Graham, Todd, and Scott Wright. 2015. ‘A Tale of Two Stories from “Below the Line”: Comment Fields at the Guardian’. The International Journal of Press/Politics 20, no. 3: 317-338. DOI: 10.1177/1940161215581926


Can news papers create better comment sections through social influence?

It’s an almost established truth that comment sections on news papers are filled with trolls that write hateful and hurtful comments. In my own research, I have been reading dozens of comment sections. And I must say that I don’t recognize this description. In fact, I have seen very few hateful or hurtful comments. This could be because the moderators on the news paper I am studying are doing a good job, or that trolls simply do not comment here.

But of course, I know that trolls are out there and that their commenting is a problem. And while I haven’t seen much of this myself, I have observed a lot of meaningless comments that do not add to the informed discussion that comment sections should be.

So, if we want comment sections to be a place for discussion, sharing of informed opinions and argumentation, what can the news papers do? Moderators is not the answer. They can delete comments that violate community guidelines, but not much else. And you don’t have to brake any guidelines to post a comment that does not contribute to a good discussion.


An answer may be found in the importance of social influence, specifically indirect social influence. This is the phenomenon where a person’s opinions and behavior is affected by the information about other people’s action (Cheng et al. 2015, 2). What this means is that people, especially when they are uncertain about a situation, look to other people to find clues about how to act. Cheng et al. found that users of an online bulletin board were affected by indirect social influence. The users conformed to trends in the bulleting board by adopting both positive and negative information.

So how can the effects of indirect social influence be used to better comment sections? In his book, Net Smart, Howard Rheingold writes about virtual community organizers, and compares them to party organizers: “You don’t automatically throw a great party by hiring a room and buying some beer.” (Rheingold 2012, 165). On news paper comment sections, the news papers them selves are the community organizers. And they have “thrown parties”, or created the platforms, by setting up the technical possibility of commenting on articles. But Rheingold writes that the party organizers also needs to “invite an interesting mix of people, greet them at the door, make introductions, start conversations, avert fisticuffs…”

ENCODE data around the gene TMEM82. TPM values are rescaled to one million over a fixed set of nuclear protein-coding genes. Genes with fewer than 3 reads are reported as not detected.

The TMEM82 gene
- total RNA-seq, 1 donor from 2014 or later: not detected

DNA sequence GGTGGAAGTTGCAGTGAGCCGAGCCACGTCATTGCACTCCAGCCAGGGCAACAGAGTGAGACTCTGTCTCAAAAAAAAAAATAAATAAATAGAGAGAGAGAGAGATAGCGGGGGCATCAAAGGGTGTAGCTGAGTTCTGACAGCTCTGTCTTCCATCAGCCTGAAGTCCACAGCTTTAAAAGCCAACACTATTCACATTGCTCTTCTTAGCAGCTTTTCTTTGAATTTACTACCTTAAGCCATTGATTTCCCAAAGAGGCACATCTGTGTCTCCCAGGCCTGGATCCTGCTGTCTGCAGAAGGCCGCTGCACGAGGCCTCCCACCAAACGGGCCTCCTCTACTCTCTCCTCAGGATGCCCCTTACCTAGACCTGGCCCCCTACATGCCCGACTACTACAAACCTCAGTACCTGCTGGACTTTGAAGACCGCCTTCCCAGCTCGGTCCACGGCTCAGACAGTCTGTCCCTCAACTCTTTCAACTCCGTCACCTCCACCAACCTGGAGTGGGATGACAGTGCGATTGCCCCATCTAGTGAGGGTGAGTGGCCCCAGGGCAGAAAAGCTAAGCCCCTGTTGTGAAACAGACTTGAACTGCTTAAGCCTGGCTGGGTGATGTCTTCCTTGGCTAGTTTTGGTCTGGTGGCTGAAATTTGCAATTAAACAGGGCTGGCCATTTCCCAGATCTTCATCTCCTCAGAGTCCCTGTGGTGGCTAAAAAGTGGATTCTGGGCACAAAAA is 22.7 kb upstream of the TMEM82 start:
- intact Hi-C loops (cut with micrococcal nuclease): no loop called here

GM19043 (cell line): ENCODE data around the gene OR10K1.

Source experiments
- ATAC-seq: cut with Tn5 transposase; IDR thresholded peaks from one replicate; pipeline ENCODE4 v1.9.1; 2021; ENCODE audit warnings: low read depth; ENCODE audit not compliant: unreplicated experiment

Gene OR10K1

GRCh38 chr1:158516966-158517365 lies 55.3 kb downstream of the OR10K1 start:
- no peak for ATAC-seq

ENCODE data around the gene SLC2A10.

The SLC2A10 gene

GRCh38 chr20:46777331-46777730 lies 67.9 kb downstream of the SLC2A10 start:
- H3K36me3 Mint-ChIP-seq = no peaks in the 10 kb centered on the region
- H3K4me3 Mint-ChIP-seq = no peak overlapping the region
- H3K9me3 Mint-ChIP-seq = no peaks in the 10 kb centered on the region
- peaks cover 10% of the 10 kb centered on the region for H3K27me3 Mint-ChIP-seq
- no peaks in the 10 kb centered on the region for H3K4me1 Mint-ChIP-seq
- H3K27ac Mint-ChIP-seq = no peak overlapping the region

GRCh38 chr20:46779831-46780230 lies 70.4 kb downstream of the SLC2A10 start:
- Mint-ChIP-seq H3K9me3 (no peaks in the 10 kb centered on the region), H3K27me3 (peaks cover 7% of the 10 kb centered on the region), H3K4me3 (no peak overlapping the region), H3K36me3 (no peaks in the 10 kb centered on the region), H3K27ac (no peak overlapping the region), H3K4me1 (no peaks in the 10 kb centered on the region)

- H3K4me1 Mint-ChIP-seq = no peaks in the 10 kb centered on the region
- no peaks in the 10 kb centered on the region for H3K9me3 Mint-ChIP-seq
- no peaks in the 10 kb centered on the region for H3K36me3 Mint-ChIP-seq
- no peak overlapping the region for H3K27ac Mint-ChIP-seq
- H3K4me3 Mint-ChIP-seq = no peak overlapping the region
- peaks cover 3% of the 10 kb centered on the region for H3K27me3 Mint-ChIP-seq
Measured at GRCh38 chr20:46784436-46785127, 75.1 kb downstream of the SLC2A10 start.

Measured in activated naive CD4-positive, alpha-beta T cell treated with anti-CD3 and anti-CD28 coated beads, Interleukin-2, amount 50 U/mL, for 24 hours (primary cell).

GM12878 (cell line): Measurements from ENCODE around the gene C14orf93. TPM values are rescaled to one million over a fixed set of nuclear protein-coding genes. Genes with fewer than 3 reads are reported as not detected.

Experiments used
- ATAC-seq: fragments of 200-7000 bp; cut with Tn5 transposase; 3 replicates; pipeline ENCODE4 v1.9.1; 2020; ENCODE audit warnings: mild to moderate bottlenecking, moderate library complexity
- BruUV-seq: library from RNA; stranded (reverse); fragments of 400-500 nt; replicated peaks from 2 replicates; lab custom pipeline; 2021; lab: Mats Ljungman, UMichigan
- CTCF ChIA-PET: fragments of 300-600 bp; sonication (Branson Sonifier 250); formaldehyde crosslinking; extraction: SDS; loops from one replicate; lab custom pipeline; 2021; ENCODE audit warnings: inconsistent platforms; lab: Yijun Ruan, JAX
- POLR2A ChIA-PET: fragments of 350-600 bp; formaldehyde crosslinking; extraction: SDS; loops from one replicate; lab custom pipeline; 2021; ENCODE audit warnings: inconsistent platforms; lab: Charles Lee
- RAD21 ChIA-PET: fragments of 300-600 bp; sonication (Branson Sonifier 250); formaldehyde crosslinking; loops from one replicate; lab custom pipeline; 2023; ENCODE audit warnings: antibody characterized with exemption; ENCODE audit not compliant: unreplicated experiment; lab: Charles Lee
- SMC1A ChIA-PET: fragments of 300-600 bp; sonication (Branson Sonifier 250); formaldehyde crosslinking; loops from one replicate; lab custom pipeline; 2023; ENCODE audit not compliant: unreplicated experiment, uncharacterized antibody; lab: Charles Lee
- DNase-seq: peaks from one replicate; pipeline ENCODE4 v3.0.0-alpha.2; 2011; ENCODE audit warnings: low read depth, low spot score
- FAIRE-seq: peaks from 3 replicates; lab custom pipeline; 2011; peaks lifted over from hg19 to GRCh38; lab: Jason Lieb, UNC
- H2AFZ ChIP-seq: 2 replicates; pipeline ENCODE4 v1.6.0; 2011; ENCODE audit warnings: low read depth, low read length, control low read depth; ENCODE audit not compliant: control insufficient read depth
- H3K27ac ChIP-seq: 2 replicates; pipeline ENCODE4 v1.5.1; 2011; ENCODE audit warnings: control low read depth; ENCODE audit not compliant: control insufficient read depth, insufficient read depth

As community organizers, the news papers could potentially better the quality of commenting by being good party organizers. They could set the tone of the discussion by starting the conversation with a well thought-through question to prompt some informed replies in the first comments. And if Cheng’s findings about indirect social influence are correct, this might be enough for later commentators to conform to an established intelligent conversation.

I don’t know if this idea would work, and of course: trolls don’t conform to anything positive (which is where the moderators come in). But I would love to see this at least being tried by a news paper. I’m sure plenty of news papers already start comment sections by writing a generic question like “What do you think?”, or “Are you happy with the election results?”. But I would like to see the journalist ask a more thoughtful question based on unresolved issues in the article, one that forces any potential commentator to stop for a few seconds to think.

Again: I don’t know if it would work, but I think it’s worth trying.



Cheng Shu-li, Wen-hsien Lin, Frederick Kin Hing Phoa, Jing-shiang Hwang, and Wi-chung Liu. 2015. “Analysing the Unequal Effects of Positive and Negative Information on the Behavior of Users of a Taiwanese On-Line Bulleting Board”. Plos One 10, no. 9. Accessed May 7, 2017. doi:10.1371/journal.pone.0137842

Rheingold, Howard. 2012. Net Smart: How to thrive online. Camridge: MIT Press